Boeing faces deeper EU probe into Embraer deal
European Union concerned planned purchase of majority stake in commercial plane maker will reduce competition
Boeing’s ventures with Embraer face a deeper antitrust probe from the European Union as regulators said the transaction threatens to knock out an important rival to the world’s biggest plane makers.
The European Commission has until February 20 to issue a ruling on the deal after opening an “in-depth investigation,” according to a statement issued on Friday. Boeing and Embraer, which had already shifted their target for completing the transaction to early 2020 from this year, have said they expected additional scrutiny once the EU’s initial inquiry ended on October 4.
A so-called “Phase II” investigation from the EU, one of the world’s toughest merger regulators, often raises risks that companies must sell part of their business to eliminate antitrust concerns. The EU said it was worried the deal would “remove Embraer as the third-largest global competitor” to both Boeing and Airbus, which “may therefore result in higher prices and less choice”.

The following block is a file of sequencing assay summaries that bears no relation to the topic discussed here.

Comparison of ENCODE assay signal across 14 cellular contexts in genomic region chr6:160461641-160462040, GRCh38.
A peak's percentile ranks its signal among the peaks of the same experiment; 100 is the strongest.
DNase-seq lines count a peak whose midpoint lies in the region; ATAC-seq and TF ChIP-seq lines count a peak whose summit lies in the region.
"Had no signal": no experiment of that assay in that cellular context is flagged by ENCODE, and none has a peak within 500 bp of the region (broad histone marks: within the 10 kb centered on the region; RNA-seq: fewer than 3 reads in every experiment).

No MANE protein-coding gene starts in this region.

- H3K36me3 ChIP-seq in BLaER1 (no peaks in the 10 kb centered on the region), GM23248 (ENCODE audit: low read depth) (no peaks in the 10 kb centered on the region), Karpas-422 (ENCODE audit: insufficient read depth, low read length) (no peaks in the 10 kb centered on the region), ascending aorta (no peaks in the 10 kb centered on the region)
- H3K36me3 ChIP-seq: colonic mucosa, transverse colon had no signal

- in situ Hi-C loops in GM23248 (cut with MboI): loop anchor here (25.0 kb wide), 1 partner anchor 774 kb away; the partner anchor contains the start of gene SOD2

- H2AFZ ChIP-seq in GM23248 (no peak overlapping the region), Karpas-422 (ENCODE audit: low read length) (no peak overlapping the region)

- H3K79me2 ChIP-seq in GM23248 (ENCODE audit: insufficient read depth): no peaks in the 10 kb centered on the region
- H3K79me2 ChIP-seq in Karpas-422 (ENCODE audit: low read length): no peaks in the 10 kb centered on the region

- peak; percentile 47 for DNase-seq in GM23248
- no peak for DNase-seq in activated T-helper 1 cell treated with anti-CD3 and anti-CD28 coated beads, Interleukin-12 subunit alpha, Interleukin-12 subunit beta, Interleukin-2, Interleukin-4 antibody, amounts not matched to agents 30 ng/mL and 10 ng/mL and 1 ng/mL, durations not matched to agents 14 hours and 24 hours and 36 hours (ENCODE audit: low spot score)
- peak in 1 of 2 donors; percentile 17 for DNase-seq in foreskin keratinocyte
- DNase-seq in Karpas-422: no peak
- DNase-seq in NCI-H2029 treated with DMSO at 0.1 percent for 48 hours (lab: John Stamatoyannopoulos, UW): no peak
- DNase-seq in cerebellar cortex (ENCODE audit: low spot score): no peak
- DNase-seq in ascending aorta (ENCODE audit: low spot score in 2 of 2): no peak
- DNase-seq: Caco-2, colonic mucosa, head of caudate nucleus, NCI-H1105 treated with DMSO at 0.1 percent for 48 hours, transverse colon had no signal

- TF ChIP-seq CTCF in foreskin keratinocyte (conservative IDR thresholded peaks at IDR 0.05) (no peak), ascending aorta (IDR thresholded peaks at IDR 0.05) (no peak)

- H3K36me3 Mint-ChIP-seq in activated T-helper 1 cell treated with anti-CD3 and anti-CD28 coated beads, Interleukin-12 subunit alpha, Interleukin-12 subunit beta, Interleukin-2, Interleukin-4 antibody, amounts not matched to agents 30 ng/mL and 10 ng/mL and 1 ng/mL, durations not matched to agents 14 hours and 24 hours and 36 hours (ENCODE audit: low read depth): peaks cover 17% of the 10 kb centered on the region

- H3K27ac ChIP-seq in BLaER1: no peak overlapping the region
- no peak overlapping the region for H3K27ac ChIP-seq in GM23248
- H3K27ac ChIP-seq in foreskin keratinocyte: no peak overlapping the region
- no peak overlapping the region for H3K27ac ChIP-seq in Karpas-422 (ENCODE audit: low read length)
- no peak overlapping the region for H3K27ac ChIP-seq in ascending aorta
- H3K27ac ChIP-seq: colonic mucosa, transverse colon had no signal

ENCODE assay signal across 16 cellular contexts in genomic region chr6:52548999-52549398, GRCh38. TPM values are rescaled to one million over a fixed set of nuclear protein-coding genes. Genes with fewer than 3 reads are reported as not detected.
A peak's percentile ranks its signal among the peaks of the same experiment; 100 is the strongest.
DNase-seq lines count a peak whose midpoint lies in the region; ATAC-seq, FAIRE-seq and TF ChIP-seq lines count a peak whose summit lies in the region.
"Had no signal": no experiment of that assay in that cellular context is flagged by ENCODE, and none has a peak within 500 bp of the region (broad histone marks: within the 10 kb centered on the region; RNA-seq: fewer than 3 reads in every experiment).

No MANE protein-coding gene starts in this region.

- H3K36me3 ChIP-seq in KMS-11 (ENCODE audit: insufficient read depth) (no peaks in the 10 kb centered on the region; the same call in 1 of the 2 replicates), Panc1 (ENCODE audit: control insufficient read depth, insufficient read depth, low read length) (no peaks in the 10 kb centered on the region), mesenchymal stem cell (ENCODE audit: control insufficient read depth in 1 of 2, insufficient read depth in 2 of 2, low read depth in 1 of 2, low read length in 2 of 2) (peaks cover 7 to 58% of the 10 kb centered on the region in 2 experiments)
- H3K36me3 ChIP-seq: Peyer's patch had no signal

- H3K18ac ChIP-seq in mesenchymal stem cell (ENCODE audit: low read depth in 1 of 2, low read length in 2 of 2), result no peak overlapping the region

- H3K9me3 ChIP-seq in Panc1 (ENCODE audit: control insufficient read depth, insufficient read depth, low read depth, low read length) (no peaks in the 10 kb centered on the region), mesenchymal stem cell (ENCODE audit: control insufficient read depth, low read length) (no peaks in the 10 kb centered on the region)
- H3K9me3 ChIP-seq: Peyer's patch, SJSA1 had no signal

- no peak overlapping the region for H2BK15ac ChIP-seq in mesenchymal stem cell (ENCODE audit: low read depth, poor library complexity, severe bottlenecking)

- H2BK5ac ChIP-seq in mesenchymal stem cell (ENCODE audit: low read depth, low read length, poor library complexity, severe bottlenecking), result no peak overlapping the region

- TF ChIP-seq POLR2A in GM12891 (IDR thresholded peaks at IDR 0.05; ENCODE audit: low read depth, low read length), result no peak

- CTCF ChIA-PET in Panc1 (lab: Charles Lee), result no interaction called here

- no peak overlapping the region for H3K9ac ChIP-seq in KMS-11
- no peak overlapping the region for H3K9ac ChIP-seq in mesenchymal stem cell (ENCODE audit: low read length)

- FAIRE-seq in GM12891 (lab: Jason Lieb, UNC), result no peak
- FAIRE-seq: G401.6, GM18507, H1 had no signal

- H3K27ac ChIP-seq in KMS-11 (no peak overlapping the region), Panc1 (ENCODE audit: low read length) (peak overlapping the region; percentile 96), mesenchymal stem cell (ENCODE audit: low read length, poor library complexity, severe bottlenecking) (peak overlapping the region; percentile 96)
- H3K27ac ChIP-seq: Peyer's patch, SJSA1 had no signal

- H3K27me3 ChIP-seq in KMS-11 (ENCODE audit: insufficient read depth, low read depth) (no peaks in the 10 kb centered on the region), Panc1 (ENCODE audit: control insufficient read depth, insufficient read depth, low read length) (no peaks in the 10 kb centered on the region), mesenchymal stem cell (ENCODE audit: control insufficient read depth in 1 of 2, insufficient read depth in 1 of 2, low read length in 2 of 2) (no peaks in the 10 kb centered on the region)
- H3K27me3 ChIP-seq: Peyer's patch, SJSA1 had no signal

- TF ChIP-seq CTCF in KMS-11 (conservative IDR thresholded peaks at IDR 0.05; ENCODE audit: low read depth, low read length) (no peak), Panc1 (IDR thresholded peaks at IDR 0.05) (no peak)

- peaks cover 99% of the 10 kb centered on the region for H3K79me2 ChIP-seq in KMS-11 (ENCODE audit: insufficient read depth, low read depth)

The heightened scrutiny puts new pressure on Boeing’s plan to take an 80 per cent stake in a venture controlling Embraer’s commercial airplane and services businesses. The move, which would broaden Boeing’s reach into the regional jet market by giving it access to Embraer’s E-Jet family, is intended to position the two companies to better compete with Airbus, which last year took control of Bombardier’s C Series aircraft — now known as the A220.
A Boeing representative referred to an October 3 statement saying the companies “look forward to assisting with” an EU review. An Embraer representative didn’t immediately respond to a request for comment.
Regulators said they didn’t see any potential rivals from China, Japan or Russia that would be able to replicate Embraer’s competition with Airbus and Boeing within the next five or 10 years. They also flagged concerns that the American aircraft maker and Embraer compete head-to-head for 100-150 seat aircraft, with the Brazilian company a “small but important competitive force” for bigger 100-225 seat aircraft.
“Despite Embraer’s comparatively small-market share it also seems to exert some price constraint on the market leaders Boeing and Airbus even beyond the boundaries of the lower 100-150 seats segment,” the EU said.
Boeing and Embraer are also starting a venture to market the KC-390 military aircraft.
Updated: October 6, 2019 08:42 PM